3 process management


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Process Management

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3 process management

  1. 1. Processes1. Process Concept2. Process Scheduling3. Operations on Processes4. Interprocess Communication
  2. 2. 1. Process Concept• An operating system executes a variety of programs: – Batch system – jobs – Time-shared systems – user programs or tasks• The terms job and process are used almost interchangeably• 1.1 The Process – a program in execution; process execution must progress in sequential fashion – A process includes: • program counter - current activity • Stack - temporary data(function, parameters, return addresses, and local variables) • data section - global variables • heap - dynamically allocated memory during process run time Loganathan R, CSE, HKBKCE 2
  3. 3. 1. Process Concept Contd… Process in Memory • A program by itself is not a process • A program is a passive entity, a file containing a list of instructions stored on disk (often called an executable file) • A process is an active entity, with a program counter specifying the next instruction to execute and a set of associated resources Loganathan R, CSE, HKBKCE 3
  4. 4. 1. Process Concept Contd…1.2 Process State• As a process executes, it changes state, state of a process is defined in part by the current activity of that process – new: The process is being created – running: Instructions are being executed – waiting: The process is waiting for some event to occur – ready: The process is waiting to be assigned to a processor – terminated: The process has finished execution Loganathan R, CSE, HKBKCE 4
  5. 5. 1. Process Concept Contd…1.3 Process Control Block (PCB) also called task control block contains information associated with each process• Process state - new, ready, running, waiting, halted• Program counter - the address of the next instruction to be executed• CPU registers - accumulators, index registers, stack pointers, and general- purpose registers• CPU scheduling information - process priority, pointers to scheduling queues and scheduling parameters• Memory-management information - value of the base and limit registers, the page tables, or the segment tables• Accounting information - the amount of CPU and real time used, time limits, account numbers, job or process numbers• I/O status information - list of I/O devices allocated to the process, a list of open files1.4 Threads• A process is a program that performs a single thread of execution• Single thread of control allows the process to perform only one task at one time• Multiple threads of execution perform more than one task at a time Loganathan R, CSE, HKBKCE 5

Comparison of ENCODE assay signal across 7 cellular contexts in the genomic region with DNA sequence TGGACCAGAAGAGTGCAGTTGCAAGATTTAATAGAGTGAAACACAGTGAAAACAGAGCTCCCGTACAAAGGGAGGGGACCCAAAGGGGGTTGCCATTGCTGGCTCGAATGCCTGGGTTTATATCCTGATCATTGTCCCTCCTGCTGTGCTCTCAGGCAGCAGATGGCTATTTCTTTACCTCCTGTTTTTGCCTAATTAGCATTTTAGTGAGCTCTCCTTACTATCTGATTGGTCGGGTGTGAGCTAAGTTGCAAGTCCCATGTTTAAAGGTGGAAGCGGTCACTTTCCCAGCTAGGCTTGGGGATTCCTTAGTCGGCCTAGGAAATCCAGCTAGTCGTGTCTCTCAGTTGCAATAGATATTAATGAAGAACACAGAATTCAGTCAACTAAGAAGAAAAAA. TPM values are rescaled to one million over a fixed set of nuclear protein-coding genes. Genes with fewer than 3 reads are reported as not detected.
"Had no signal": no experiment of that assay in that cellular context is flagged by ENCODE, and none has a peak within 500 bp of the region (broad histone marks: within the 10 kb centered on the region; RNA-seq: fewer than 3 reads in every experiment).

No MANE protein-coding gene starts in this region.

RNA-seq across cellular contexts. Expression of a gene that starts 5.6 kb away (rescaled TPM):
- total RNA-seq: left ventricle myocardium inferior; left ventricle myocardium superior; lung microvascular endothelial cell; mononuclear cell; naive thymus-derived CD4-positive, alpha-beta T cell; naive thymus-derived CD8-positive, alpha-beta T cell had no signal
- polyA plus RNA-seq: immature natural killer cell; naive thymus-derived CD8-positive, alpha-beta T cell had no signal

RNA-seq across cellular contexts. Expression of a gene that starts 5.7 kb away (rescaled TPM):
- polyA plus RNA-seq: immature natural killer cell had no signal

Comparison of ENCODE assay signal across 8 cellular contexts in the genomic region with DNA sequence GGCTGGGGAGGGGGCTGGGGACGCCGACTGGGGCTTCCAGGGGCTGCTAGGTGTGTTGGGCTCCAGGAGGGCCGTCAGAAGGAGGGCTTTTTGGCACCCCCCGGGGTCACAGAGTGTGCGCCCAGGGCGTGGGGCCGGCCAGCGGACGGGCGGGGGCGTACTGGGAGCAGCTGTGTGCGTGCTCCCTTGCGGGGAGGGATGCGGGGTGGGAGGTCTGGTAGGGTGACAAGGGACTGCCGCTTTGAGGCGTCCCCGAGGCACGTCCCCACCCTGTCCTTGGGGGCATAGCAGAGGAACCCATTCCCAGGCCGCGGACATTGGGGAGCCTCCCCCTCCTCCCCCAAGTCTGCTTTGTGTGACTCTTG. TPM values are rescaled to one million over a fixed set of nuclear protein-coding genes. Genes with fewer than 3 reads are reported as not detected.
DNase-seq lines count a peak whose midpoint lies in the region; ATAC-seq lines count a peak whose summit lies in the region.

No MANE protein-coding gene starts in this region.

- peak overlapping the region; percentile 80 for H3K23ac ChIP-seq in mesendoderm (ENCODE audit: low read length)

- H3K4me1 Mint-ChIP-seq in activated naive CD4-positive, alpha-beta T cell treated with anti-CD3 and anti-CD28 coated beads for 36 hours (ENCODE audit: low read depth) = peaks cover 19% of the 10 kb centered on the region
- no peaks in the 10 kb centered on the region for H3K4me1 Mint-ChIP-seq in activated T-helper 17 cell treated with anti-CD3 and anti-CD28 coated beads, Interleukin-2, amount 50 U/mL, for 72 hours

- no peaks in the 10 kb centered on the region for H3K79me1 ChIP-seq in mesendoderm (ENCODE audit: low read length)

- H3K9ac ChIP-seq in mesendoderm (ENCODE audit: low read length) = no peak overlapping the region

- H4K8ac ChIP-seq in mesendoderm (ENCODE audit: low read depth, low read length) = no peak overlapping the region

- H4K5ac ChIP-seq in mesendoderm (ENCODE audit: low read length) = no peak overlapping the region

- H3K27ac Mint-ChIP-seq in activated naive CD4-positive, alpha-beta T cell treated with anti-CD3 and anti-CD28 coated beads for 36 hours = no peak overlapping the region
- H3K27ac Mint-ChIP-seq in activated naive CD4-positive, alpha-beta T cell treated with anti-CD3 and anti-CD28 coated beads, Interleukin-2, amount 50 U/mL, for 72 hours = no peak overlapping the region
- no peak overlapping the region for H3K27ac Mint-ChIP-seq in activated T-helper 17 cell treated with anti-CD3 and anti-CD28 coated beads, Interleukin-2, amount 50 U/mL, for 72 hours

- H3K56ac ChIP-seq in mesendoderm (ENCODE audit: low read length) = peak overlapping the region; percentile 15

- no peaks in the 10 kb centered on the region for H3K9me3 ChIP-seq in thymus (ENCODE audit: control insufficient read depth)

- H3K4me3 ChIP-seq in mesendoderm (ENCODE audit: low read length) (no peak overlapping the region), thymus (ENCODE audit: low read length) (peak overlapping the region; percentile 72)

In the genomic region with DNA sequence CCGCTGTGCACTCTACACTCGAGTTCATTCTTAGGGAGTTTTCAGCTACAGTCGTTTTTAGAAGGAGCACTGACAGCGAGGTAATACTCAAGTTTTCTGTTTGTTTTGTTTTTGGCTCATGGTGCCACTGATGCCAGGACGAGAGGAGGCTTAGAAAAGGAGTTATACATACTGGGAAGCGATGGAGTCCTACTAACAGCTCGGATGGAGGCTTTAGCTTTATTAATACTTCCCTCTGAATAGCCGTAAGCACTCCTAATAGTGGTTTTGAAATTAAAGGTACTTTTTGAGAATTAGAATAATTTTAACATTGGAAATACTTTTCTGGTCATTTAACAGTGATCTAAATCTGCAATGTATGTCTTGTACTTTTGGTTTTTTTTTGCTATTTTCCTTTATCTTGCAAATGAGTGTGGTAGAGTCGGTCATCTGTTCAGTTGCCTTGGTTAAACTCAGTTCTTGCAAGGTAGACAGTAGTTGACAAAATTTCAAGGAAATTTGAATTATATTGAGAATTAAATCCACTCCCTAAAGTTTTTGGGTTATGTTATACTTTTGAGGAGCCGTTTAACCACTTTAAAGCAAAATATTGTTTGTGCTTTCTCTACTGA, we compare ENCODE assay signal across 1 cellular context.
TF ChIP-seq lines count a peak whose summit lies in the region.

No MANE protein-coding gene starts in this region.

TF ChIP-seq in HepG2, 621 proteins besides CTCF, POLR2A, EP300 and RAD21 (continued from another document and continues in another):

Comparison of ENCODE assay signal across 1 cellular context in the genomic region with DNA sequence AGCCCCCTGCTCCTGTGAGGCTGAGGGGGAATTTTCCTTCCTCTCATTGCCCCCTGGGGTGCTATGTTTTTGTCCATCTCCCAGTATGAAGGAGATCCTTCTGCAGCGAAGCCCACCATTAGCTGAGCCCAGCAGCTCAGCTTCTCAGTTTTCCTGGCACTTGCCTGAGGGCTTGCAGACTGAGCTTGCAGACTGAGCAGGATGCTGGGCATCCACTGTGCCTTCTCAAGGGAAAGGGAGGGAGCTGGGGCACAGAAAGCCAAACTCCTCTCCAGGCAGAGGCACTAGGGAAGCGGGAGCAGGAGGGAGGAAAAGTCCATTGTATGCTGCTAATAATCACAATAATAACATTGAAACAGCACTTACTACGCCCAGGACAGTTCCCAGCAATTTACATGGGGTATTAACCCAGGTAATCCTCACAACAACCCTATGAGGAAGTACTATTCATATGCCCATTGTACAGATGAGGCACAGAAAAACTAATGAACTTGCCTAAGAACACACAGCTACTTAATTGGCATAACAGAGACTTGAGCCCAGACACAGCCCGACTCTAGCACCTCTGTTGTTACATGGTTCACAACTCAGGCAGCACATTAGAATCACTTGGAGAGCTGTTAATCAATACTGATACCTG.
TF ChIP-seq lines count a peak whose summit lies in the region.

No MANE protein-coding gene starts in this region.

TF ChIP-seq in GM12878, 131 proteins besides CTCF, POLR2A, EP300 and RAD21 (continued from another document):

6. 6. 1. Process Concept Contd…Process Control CPU Switch From Process to ProcessBlock (PCB) Loganathan R, CSE, HKBKCE 6
  7. 7. 2. Process Scheduling• Multiprogramming and Time Sharing switch the CPU among processes so frequently that users can interact with each program• Process Scheduler selects an available process (possibly from a set of several available processes) for program execution on the CPU2.1 Scheduling Queues• Job queue – set of all processes in the system• Ready queue – set of all processes residing in main memory, ready and waiting to execute• Device queues – set of processes waiting for an I/O device. Each device has its own device queue• Processes migrate among the various queues Loganathan R, CSE, HKBKCE 7
  8. 8. 2. Process Scheduling Contd…Ready Queue And Various I/O Device Queues Loganathan R, CSE, HKBKCE 8
  9. 9. 2. Process Scheduling Contd…• Representation of Process Scheduling is Queuing Diagram• Rectangle represents a queue, Circle represent the resource and arrow indicate the flow of processes• New process is initially put in the ready queue and waits there until it is selected for execution, or is dispatched• Once the process is allocated the CPU and is executing, the events may occur are: The process could issue an I/O request and then be placed in an I/O queue The process could create a new sub process and wait for the sub processs Termination The process could be removed forcibly from the CPU, as a result of an interrupt, and be put back in the ready queue Loganathan R, CSE, HKBKCE 9